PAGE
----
KUALA LUMPUR - Malaysia's Prime Minister Najib Razak on Sunday said he will decide in the coming days on the form of action he will take against "malicious accusations" that millions of dollars were funnelled into his personal bank accounts.
"I am referring to the malicious accusation that I had purportedly misappropriated (the funds) into my personal account," he said, Bernama reported.
"Even if I wanted to steal, surely I would not have kept the money in a Malaysian account. As the Prime Minister, I will never betray the Malaysian public," he said.
Mr Najib said he had consulted with his lawyers "on the wild accusations against me, that I had allegedly swindled or stolen US$ 700 million ($943 million) of 1Malaysia Development Berhad (1MDB) funds and had transferred the said money into my personal accounts." He has referred the article by The Wall Street Journal on Friday that alleged the money had been transferred to Mr Najib's accounts to his lawyers, he said.
"They will advise me on the next course of action that I may take within the country and internationally," he was quoted as saying by The Star at a press conference. "I will make a decision on the next course of action regarding the malicious accusations in a few days' time," he said.
The Star had earlier reported that sources close to the Prime Minister had told the paper he would file a suit against The Wall Street Journal on Tuesday in Kuala Lumpur.
The Wall Street Journal and the Sarawak Report website published an article on Friday quoting an "unnamed investigator", claiming that almost US$700 million (S$943 million) of troubled state investment company 1Malaysia Development Berhad's (1MDB) funds moved through government agencies, banks and related companies before it went into the Mr Najib's personal bank accounts.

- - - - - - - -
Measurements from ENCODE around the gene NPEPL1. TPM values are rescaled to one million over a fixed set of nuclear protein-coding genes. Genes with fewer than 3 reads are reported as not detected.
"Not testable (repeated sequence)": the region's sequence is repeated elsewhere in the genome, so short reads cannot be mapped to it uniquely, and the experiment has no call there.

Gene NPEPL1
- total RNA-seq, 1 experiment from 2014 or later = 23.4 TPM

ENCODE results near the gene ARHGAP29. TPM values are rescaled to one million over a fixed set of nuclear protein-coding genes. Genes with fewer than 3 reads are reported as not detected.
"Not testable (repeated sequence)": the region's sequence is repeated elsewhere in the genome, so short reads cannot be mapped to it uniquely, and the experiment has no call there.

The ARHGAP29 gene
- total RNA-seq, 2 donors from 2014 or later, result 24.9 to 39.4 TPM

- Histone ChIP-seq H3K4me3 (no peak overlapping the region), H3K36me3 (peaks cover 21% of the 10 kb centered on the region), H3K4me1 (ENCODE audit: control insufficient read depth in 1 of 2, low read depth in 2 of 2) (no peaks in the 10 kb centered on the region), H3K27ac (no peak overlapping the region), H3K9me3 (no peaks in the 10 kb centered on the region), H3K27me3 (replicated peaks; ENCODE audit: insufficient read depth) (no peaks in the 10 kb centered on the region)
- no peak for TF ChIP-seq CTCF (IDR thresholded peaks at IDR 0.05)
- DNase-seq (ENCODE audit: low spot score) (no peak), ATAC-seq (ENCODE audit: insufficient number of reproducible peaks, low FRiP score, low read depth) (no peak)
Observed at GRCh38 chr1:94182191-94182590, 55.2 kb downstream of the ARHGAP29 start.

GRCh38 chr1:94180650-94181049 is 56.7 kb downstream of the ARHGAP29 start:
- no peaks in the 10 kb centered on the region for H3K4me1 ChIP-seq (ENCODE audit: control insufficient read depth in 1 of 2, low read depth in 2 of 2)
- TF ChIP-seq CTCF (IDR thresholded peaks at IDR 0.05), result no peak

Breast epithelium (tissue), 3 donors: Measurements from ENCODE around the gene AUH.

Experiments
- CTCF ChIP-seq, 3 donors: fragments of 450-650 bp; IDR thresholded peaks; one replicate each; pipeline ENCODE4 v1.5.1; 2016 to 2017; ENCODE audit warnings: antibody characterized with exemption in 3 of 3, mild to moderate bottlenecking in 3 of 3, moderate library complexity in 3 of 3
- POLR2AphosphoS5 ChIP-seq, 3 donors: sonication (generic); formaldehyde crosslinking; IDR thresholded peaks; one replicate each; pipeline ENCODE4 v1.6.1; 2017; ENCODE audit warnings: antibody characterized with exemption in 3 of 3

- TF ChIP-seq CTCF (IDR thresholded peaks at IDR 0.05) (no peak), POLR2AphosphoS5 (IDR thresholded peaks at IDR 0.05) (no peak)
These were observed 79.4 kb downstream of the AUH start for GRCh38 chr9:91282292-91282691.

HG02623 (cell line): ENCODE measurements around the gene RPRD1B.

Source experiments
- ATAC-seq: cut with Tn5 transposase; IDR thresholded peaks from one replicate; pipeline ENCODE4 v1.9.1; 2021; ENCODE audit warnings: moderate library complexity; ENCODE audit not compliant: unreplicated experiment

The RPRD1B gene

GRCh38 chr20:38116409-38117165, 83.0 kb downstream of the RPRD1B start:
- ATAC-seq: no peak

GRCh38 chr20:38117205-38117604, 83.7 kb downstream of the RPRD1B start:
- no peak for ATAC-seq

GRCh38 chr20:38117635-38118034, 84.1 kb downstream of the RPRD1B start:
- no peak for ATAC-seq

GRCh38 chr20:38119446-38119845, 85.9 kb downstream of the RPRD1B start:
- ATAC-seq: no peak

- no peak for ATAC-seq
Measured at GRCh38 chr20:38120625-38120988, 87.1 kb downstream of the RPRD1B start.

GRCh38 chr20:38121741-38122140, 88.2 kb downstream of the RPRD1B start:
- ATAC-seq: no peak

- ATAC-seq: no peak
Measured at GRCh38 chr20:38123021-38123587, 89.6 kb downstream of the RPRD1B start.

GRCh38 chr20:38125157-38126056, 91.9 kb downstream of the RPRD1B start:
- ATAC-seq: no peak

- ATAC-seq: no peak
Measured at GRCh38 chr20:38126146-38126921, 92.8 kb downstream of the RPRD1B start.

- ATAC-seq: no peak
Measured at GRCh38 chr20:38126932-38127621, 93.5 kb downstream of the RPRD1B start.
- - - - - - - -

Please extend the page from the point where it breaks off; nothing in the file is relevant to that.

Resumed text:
The Prime Minister's Office responded to the report, saying that it was a "political sabotage". 1MBD has denied any wrongdoing, insisting that no funds had been transferred to Mr Najib's accounts. Mr Najib had also accused former premier Tun Dr Mahathir Mohamad of "working hand in glove" with foreign nationals and behind what he said the "latest lie".
Meanwhile, Attorney General Abdul Gani Patail said in a statement late on Saturday that a multi-agency task force was probing “the allegations linked to the flow of funds into the personal accounts of Prime Minister.
“I have advised the special task force to follow up on the next course of action,” Mr Abdul Gani said in the statement, which was issued in Malay. “The investigation will focus on every aspect raised. I am confident the multi-agency taskforce will enable the investigations to be carried out in a professional and in-depth manner,” he added, without elaborating.
In its report, the WSJ cited documents it said it had obtained, including bank transfer forms and flow charts prepared by government investigators. The newspaper said the original source of the money was unclear, and noted that the government investigation did not detail what happened to the funds that allegedly went into Mr Najib’s accounts.
Mr Najib's aides had on Saturday said he would take legal action against the US newspaper. “The report was most malicious and unsubstantiated, with weak and dubious sources. We will take action according to the law,” Mr Muhammad Khairun Aseh, political secretary to Mr Najib was quoted as saying by the Malay-language daily Sinar Harian Saturday.
Deputy Prime Minister Muhyiddin Yassin, the second-most-powerful member of Mr Najib’s party, had piled on the pressure in comments published Sunday calling on authorities to investigate the allegations in the WSJ report.
“We want the truth. This is a very serious allegation that can jeopardise his credibility and integrity as prime minister and leader of the government,” Mr Muhyiddin said, according to the Sunday Star newspaper.
1MDB was launched in 2009 by Mr Najib, who still chairs its advisory board.
Critics say it has been opaque in explaining its dealings. It is reeling under an estimated US$11 billion debt, which has weighed on the ringgit currency, which tumbled to its lowest level since July 2005 on Friday, amid allegations of mismanagement and murky overseas transactions.
Critics, including powerful Dr Mahathir, have also called for criminal investigations, but both Mr Najib and 1MDB have denied wrongdoing in the past, saying the company is on a solid footing. Under pressure, Mr Najib earlier this year ordered his auditor-general to examine 1MDB’s books. Its report has not yet been released.